But within this heavy Southampton bias, there are still opportunities for Havant Borough:

Dunsbury Park, alongside the A3(M) between Bedhampton and Waterlooville, could provide secure warehousing and distribution space within easily controlled reach of the Portsmouth International Port via the M275/M27 motorways. The main beneficiary of this would be Portsmouth City Council who own both the port and the Dunsbury Park site.

The proposed development of Brockhampton West, might also provide employment for warehousing or secure storage, though since Havant Borough Council decided to sell that gilded goose recently, the only financial beneficiary would be the new owners.

Langstone Technology Park and the New Lane Employment Area, intelligently redeveloped, could also attract secure storage and high end manufacturing businesses which could benefit from the tax advantages of location within the freeport boundary and the ability to import and export through Southampton and Portsmouth ports, or Southampton airport. Existing businesses on these sites, particularly those already in the import / storage / export business like De’Longhi, will also be carefully considering the advantages of the freeport offer. Kingsbridge Estates’ expanding New Lane property portfolio will benefit from careful tenant selection while other New Lane landowners will be carefully monitoring the potential ‘freeport bonus’ their asset values should attract.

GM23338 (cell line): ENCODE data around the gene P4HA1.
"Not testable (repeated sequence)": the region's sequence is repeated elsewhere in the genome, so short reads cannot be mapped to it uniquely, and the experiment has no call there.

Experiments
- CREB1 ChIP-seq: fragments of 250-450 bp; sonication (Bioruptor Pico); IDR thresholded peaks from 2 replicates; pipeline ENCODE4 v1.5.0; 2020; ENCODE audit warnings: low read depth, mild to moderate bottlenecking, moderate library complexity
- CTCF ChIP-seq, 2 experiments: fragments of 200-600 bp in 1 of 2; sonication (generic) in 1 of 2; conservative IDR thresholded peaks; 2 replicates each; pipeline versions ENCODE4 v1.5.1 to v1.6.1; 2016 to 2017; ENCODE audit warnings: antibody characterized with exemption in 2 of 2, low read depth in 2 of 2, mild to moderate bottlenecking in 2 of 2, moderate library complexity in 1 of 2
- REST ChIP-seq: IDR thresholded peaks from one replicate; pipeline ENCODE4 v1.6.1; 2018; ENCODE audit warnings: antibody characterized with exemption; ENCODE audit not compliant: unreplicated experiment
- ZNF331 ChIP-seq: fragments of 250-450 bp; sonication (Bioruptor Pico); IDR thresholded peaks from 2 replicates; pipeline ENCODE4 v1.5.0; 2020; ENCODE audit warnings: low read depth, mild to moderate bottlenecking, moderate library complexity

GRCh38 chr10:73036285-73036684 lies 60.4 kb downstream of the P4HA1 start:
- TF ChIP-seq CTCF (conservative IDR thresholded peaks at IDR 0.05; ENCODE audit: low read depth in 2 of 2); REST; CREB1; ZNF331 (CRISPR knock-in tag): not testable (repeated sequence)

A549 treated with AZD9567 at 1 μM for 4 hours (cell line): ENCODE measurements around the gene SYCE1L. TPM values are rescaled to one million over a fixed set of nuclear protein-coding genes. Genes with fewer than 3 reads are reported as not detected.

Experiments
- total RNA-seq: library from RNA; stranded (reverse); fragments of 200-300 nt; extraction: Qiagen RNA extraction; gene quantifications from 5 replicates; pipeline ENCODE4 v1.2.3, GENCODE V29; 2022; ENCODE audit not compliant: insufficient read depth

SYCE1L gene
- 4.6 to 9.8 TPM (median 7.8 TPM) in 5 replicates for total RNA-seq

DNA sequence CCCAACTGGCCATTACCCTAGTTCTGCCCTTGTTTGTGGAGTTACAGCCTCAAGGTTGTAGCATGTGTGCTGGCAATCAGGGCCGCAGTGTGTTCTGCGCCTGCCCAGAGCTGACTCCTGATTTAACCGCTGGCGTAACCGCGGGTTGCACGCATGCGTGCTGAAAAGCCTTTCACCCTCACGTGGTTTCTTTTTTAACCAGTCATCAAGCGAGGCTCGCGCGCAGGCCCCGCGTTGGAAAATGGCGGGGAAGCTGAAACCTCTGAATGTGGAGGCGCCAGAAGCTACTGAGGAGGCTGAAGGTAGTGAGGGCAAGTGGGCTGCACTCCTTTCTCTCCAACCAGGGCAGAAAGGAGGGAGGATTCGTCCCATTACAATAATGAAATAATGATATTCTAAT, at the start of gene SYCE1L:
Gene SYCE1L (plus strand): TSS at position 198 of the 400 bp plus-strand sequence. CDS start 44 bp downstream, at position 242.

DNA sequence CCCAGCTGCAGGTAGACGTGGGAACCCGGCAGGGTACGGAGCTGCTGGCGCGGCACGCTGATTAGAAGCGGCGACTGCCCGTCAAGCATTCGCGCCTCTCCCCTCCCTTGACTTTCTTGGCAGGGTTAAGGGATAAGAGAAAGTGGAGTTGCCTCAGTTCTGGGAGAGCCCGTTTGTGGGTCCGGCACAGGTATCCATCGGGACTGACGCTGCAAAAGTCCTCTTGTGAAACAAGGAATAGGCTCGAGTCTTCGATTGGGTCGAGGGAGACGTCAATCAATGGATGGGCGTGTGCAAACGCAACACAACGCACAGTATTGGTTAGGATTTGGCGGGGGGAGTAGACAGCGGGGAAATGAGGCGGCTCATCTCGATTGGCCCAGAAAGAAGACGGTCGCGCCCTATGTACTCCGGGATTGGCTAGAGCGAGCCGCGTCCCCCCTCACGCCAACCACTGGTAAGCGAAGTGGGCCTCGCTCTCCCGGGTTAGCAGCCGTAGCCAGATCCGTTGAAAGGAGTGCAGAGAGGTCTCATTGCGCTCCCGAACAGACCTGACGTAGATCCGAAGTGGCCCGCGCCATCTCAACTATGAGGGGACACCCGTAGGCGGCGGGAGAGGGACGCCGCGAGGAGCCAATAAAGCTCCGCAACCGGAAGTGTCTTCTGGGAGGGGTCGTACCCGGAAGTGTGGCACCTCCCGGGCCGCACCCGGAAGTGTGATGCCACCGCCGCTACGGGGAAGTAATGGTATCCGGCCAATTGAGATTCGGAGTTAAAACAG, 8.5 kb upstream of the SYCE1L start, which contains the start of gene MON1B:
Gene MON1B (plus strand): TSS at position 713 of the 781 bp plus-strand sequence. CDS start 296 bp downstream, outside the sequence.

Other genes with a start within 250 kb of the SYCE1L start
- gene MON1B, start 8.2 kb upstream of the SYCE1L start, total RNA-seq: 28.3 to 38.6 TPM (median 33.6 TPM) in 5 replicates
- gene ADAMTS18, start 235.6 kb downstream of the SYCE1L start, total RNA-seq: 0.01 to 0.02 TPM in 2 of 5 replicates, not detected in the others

The Freeport ‘Economic Levers’

The ‘Freeport levers’ are the changes that will be made by the UK Government to streamline customs rules, tax rules and planning regulations to aid ‘regeneration’ and ‘innovation’.

The customs and tax levers are not for the faint hearted and I’m grateful to our Treasurer for pointing me to this article by BDO, a global accounting organisation, which provides a few pointers to those changes

The subject that probably comes closest to affecting us is planning, where changes to Local Development Orders and Permitted Development Rights will be made at a national level to remove restrictions and delays for associated development within the new freeport outer boundary.